By Juliet Eilperin
Washington Post Staff Writer
Wednesday, February 4, 2009
Democrats on the Senate Environment and Public Works Committee yesterday unveiled a set of principles that will guide their efforts to craft legislation aimed at slowing global warming, firing an opening salvo in what is likely to be one of the year's central legislative debates.
The document released by Sen. Barbara Boxer (D-Calif.), who chairs the panel, was short on details but set a goal of creating a cap-and-trade system designed to reduce greenhouse gas emissions "to levels guided by science to avoid dangerous climate change."
"We know that we have to act, and we intend to act," Boxer said, adding that she and her Democratic colleagues are answering President Obama's "call to action."
Environmental Protection Agency Administrator Lisa P. Jackson welcomed the move and said the administration will help shape the bill. "We are very pleased to see Congress moving quickly on legislation to curb greenhouse gas emissions," Jackson said. "We will be working closely with the Hill in the weeks and months ahead to address this tremendous challenge and opportunity."
Yesterday's announcement highlighted how much the political ground has shifted in Washington on climate change. Boxer, alluding to last year's failed cap-and-trade bill, said, "A lot of those who voted against us are no longer here, and they have been replaced by some of the people behind me." But it also underscored the challenge lawmakers face in enacting a federal carbon cap. Boxer would not specify the exact emissions reduction targets she will seek, identify which Republicans might support her panel's eventual proposal, or estimate when the full Senate might take it up for a vote.
Sen. James M. Inhofe (Okla.), the panel's top Republican, issued a statement saying the Democrats' proposal "will impose a long-term multi-trillion dollar energy tax on families and workers," adding: "As demonstrated last year, when it comes to drafting comprehensive climate legislation, the devil is in the details. These principles offer nothing more than a punt on all of the difficult issues that Americans expect to be honestly debated."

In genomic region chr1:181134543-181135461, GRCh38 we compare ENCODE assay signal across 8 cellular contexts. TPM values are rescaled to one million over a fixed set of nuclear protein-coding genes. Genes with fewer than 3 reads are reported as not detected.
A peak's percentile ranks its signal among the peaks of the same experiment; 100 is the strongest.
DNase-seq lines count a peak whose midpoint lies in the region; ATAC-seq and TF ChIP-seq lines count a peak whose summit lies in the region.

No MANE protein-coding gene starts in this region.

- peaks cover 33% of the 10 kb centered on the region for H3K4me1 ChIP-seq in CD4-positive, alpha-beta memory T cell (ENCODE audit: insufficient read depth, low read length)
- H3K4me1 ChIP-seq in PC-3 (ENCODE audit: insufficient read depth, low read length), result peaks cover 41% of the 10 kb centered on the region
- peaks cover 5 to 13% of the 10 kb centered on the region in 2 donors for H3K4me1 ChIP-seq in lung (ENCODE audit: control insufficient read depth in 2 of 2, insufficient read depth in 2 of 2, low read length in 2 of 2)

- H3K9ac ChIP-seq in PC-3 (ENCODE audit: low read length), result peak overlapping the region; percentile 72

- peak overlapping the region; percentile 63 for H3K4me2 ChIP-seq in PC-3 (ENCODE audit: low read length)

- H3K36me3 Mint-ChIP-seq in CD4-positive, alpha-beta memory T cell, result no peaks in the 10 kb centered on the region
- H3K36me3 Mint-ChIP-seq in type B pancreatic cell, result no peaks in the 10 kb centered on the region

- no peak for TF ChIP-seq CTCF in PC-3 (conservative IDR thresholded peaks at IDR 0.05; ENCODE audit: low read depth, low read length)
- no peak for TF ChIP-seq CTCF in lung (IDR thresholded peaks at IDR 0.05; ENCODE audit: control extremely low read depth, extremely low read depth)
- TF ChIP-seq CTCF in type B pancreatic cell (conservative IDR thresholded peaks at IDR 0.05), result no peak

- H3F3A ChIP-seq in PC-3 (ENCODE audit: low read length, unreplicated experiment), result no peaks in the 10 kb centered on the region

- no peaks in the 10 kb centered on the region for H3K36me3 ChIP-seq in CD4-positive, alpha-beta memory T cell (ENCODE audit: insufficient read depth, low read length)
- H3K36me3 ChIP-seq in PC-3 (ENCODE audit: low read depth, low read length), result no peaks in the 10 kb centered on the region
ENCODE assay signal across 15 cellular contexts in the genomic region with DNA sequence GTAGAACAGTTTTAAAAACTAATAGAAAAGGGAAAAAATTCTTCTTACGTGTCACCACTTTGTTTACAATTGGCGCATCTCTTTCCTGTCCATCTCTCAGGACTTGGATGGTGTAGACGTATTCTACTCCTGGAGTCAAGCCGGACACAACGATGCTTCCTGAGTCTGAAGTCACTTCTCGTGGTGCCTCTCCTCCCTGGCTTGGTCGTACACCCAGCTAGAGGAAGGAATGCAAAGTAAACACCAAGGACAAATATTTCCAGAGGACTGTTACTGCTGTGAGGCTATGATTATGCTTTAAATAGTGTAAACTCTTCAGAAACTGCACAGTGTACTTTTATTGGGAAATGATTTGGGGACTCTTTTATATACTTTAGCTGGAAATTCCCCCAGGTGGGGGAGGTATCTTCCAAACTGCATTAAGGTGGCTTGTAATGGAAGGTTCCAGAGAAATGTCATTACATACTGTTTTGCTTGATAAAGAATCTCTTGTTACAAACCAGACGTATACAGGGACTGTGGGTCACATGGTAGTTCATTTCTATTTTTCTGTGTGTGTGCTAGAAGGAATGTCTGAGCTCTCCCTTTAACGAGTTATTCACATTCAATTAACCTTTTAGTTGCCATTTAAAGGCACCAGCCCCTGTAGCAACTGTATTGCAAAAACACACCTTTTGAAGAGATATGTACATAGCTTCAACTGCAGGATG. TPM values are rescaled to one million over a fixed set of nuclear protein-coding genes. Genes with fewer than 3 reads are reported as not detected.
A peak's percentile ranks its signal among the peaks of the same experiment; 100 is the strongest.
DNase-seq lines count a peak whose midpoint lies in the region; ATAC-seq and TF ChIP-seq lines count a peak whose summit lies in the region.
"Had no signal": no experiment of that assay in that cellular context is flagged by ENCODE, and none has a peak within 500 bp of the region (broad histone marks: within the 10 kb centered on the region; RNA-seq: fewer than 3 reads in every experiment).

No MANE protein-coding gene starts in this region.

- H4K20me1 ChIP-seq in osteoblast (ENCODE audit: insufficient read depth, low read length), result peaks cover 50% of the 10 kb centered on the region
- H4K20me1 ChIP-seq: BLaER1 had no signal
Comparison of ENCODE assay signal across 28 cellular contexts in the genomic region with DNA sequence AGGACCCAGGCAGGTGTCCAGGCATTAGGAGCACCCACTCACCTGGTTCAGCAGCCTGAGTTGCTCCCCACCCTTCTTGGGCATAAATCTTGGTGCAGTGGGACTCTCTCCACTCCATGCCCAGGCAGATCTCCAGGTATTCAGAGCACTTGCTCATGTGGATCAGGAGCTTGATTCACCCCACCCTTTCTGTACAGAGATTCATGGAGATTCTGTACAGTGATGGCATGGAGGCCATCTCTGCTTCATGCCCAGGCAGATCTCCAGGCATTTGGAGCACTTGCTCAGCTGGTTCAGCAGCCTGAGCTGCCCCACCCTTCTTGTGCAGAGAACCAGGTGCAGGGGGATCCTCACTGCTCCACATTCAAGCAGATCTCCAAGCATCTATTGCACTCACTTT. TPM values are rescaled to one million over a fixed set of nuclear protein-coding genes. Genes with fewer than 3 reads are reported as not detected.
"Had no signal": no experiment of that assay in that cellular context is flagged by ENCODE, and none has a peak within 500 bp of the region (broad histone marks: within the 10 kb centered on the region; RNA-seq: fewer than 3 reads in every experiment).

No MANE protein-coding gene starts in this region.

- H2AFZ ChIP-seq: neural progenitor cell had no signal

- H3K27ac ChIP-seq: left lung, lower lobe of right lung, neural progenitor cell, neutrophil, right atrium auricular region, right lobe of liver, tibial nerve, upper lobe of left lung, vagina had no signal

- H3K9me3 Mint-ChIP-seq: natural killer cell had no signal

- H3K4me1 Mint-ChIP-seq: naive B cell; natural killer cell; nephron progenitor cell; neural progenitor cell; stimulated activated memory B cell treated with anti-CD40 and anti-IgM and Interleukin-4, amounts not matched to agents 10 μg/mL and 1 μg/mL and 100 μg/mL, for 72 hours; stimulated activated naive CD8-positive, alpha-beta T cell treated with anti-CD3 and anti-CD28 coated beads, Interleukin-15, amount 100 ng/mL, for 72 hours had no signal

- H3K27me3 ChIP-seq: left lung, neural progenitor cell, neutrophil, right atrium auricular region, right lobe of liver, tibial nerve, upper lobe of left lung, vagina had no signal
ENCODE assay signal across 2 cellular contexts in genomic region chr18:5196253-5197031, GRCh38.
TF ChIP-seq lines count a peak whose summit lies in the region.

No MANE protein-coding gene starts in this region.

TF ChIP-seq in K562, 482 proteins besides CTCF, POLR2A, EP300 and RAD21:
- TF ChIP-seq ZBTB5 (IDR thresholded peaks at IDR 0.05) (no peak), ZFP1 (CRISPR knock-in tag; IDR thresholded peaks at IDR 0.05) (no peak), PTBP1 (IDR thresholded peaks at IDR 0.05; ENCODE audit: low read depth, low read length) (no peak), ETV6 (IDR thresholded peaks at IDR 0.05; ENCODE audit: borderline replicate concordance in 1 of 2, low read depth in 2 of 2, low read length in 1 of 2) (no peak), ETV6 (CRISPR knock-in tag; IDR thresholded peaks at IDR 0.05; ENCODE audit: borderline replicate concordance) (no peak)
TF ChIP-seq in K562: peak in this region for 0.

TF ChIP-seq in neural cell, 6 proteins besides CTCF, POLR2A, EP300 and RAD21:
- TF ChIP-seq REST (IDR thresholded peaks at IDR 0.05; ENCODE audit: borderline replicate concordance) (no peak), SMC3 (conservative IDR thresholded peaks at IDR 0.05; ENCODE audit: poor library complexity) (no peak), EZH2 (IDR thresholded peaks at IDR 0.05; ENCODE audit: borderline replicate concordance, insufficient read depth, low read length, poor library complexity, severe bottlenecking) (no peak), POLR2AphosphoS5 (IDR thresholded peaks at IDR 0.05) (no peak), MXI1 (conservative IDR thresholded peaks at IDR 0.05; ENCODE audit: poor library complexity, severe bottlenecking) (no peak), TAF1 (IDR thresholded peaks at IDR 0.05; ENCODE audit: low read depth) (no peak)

Scott Segal, a lobbyist who represents coal-fired utilities, praised the proposal for identifying "many areas of common ground" but said the plan seems to "lack a commitment to an effective cost-containment mechanism," adding: "Cost containment is absolutely critical -- particularly given the current state of worldwide capital markets."
The announcement came on the same day that the EPA's inspector general issued a report saying the agency "does not have an overall plan to ensure developing consistent, compatible climate change strategies." Noting that several EPA offices have begun to draft their own climate plans, the report added that "the lack of an overall climate change policy can result in duplication, inconsistent approaches, and wasted resources among EPA's regions and offices."
EPA spokeswoman Roxanne Smith said the agency will review the "report and the recommendations carefully."
As lawmakers begin to outline their approach to global warming, key players outside Washington are also reaching out to the new administration on the issue. Mary Nichols, who heads the California Air Resources Board, met with Jackson yesterday to discuss topics including the state's plan to curb tailpipe emissions from cars and a federal greenhouse gas limit.
"You have to have caps" on carbon, Nichols said in an interview before the meeting. "If you start out with the conception you're doing the best you can, that's never going to be good enough."